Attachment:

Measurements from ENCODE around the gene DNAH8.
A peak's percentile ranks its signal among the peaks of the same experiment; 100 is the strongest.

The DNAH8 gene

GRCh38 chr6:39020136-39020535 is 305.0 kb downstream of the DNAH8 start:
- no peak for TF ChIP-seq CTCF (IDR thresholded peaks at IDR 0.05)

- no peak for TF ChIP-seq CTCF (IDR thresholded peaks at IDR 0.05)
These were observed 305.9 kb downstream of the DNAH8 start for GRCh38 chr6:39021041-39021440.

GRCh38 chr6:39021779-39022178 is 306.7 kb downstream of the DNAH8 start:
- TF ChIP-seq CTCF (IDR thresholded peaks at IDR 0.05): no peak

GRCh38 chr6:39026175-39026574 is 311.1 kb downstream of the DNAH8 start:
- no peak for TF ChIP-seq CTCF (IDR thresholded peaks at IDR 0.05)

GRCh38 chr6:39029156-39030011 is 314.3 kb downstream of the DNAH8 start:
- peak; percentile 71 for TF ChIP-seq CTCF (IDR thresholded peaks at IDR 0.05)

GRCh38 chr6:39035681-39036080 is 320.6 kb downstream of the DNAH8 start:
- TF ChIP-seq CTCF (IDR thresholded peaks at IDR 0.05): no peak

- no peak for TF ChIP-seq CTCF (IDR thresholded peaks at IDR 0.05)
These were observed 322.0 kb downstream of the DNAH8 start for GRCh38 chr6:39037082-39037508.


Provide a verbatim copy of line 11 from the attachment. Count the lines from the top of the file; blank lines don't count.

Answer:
- no peak for TF ChIP-seq CTCF (IDR thresholded peaks at IDR 0.05)